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Sep 19, 2008 / 06:59

First-ever Biodiversity Law to include pro-poor conservation strategies

Hanoi Times - The latest draft of Vietnam’s first-ever Biodiversity Law was shared o­n Tuesday at a meeting jointly organised by the National Assembly’s Committee of Science, Technology and Environment and the UNDP. The revised draft law integrates pro-poor principles, recognizing that biodiversity conservation and development cannot be successful without participation of local communities. “Biodiversity and natural resources have been critically important for the majority of the Vietnamese population as they provide basic needs and livelihoods for people, particularly, the rural poor” said Christophe Bahuet, UNDP Deputy Country Director in Vietnam. “But if the current trend of biodiversity loss continues, Vietnam will face difficulties in ensuring sustainable agriculture and fisheries, and challenges in achieving the MDGs and Vietnam’s development targets” he added. In response, the revised draft Law takes into account protective measures needed to support the livelihoods of people who depend o­n access to natural resources and biodiversity. It also proposes benefits for those who posses traditional knowledge of biodiversity, thus encouraging them to participate in biodiversity conservation and rehabilitation. Vietnam is among the most biodiverse countries in the world, but is at risk. The 2008 version of the Vietnam Red Book shows that the number of endangered species of fauna and flora has increased to 880 species in 2008 from 700 species in 2000. Key causes include overexploitation of forests, shifting agricultural cultivation, loss of arable land, water pollution, and degradation of coastal areas. Rapid population growth and intense agricultural development are also putting biodiversity under pressure. “The Biodiversity Law is an effective legal instrument to prevent biodiversity declination, to conserve precious plants and animals, and to serve the sustainable social and economic development of the country” said Dang Vu Minh, Chairman of the National Assembly’s Committee o­n Science, Technology and Environment. The formulation of the Biodiversity Law is a major component of the UNDP/MONRE Poverty and Environment Project which seeks to harmonize poverty reduction and environmental goals in policy and planning. The project’s efforts are particularly focused o­n ensuring that the links between biodiversity conservation and poverty are fully addressed in the new law. Biodiversity is a complex issue and is closely linked to the sustainable use of natural resources, so the Biodiversity Law is expected to complement related laws, including the Law o­n Environmental Protection; Fisheries Law; Law o­n Land; Law o­n Forest Protection and Development. Final comments o­n the draft law are being requested before submission to the National Assembly for approval in November 2008.

Hanoi Times - The latest draft of Vietnam’s first-ever Biodiversity Law was shared o­n Tuesday at a meeting jointly organised by the National Assembly’s Committee of Science, Technology and Environment and the UNDP. The revised draft law integrates pro-poor principles, recognizing that biodiversity conservation and development cannot be successful without participation of local communities.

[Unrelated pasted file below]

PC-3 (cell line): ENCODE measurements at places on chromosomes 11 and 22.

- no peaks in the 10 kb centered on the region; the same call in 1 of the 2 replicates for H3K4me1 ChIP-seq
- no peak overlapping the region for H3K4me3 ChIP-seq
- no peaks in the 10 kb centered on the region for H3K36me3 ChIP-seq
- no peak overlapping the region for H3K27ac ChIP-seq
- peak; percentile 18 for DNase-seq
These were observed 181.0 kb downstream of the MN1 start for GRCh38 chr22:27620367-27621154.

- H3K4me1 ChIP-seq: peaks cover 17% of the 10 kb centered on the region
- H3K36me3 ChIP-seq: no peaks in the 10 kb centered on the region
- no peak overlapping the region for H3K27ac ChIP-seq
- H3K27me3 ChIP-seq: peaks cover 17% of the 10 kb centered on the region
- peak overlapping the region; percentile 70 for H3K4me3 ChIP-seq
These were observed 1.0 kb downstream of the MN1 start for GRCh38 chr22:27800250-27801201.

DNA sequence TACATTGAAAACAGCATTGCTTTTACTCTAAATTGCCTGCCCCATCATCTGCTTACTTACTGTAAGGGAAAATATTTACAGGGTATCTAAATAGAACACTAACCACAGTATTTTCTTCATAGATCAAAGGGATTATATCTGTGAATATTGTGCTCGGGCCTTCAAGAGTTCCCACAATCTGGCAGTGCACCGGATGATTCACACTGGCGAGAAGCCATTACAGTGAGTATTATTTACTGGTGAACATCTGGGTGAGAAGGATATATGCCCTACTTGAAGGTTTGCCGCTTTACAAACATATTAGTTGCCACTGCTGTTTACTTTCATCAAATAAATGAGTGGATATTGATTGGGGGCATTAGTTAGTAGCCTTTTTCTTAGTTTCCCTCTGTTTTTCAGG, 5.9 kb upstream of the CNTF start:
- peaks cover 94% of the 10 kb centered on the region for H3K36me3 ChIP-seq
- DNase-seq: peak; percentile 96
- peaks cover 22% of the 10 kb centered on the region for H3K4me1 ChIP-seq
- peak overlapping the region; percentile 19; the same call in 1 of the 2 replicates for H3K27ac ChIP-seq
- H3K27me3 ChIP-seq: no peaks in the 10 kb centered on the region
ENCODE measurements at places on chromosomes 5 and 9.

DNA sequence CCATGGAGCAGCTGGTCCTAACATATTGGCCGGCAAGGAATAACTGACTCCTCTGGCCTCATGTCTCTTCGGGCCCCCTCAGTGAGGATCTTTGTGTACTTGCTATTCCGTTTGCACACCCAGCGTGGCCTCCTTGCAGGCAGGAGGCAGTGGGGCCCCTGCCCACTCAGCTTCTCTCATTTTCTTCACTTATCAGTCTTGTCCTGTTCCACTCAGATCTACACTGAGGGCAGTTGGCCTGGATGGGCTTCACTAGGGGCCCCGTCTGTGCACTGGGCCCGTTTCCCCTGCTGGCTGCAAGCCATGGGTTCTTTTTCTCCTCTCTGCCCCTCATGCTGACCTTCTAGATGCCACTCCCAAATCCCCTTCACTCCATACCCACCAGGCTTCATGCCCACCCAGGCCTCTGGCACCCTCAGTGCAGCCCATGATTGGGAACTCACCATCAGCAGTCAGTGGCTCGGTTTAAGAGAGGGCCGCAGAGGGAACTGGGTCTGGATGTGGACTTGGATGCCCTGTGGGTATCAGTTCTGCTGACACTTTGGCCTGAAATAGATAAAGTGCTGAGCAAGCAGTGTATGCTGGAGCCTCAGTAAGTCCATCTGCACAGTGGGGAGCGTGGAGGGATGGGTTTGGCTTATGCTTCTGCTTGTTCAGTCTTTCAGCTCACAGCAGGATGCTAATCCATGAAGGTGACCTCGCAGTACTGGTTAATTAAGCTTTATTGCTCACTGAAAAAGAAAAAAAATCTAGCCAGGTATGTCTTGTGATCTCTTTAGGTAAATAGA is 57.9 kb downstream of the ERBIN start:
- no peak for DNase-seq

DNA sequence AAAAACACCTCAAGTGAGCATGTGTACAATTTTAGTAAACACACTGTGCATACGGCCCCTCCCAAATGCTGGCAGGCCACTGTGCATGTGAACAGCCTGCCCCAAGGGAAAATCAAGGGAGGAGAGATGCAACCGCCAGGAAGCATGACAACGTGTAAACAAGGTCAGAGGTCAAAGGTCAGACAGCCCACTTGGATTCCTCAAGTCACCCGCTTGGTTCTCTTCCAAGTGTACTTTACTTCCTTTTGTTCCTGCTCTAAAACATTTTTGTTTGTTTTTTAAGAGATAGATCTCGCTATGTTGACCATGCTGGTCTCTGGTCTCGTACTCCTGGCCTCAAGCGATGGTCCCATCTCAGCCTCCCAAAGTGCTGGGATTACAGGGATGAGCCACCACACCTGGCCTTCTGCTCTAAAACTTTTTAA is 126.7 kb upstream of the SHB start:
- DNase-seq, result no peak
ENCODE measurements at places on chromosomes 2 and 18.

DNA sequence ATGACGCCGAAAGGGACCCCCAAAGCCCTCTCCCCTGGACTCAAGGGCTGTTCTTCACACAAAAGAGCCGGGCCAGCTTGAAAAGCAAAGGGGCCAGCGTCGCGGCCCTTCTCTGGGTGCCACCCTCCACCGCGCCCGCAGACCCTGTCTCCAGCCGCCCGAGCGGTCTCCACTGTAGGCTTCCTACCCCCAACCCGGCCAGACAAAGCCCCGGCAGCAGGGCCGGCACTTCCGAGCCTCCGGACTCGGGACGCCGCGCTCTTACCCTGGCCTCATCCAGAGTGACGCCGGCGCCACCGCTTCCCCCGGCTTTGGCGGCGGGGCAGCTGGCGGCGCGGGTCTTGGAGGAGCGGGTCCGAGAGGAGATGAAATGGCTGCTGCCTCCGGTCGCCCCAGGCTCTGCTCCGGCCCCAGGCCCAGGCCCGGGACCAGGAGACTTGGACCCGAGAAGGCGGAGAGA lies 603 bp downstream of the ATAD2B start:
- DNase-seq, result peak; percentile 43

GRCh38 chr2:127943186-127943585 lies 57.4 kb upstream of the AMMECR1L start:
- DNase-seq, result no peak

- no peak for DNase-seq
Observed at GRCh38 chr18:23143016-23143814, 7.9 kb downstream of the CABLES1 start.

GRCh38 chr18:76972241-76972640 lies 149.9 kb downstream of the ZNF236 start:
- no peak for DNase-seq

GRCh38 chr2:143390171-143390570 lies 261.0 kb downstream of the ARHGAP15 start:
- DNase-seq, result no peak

“Biodiversity and natural resources have been critically important for the majority of the Vietnamese population as they provide basic needs and livelihoods for people, particularly, the rural poor” said Christophe Bahuet, UNDP Deputy Country Director in Vietnam.

“But if the current trend of biodiversity loss continues, Vietnam will face difficulties in ensuring sustainable agriculture and fisheries, and challenges in achieving the MDGs and Vietnam’s development targets” he added.
In response, the revised draft Law takes into account protective measures needed to support the livelihoods of people who depend o­n access to natural resources and biodiversity. It also proposes benefits for those who posses traditional knowledge of biodiversity, thus encouraging them to participate in biodiversity conservation and rehabilitation.
Vietnam is among the most biodiverse countries in the world, but is at risk. The 2008 version of the Vietnam Red Book shows that the number of endangered species of fauna and flora has increased to 880 species in 2008 from 700 species in 2000.
Key causes include overexploitation of forests, shifting agricultural cultivation, loss of arable land, water pollution, and degradation of coastal areas. Rapid population growth and intense agricultural development are also putting biodiversity under pressure.
“The Biodiversity Law is an effective legal instrument to prevent biodiversity declination, to conserve precious plants and animals, and to serve the sustainable social and economic development of the country” said Dang Vu Minh, Chairman of the National Assembly’s Committee o­n Science, Technology and Environment.
The formulation of the Biodiversity Law is a major component of the UNDP/MONRE Poverty and Environment Project which seeks to harmonize poverty reduction and environmental goals in policy and planning. The project’s efforts are particularly focused o­n ensuring that the links between biodiversity conservation and poverty are fully addressed in the new law.
Biodiversity is a complex issue and is closely linked to the sustainable use of natural resources, so the Biodiversity Law is expected to complement related laws, including the Law o­n Environmental Protection; Fisheries Law; Law o­n Land; Law o­n Forest Protection and Development. Final comments o­n the draft law are being requested before submission to the National Assembly for approval in November 2008.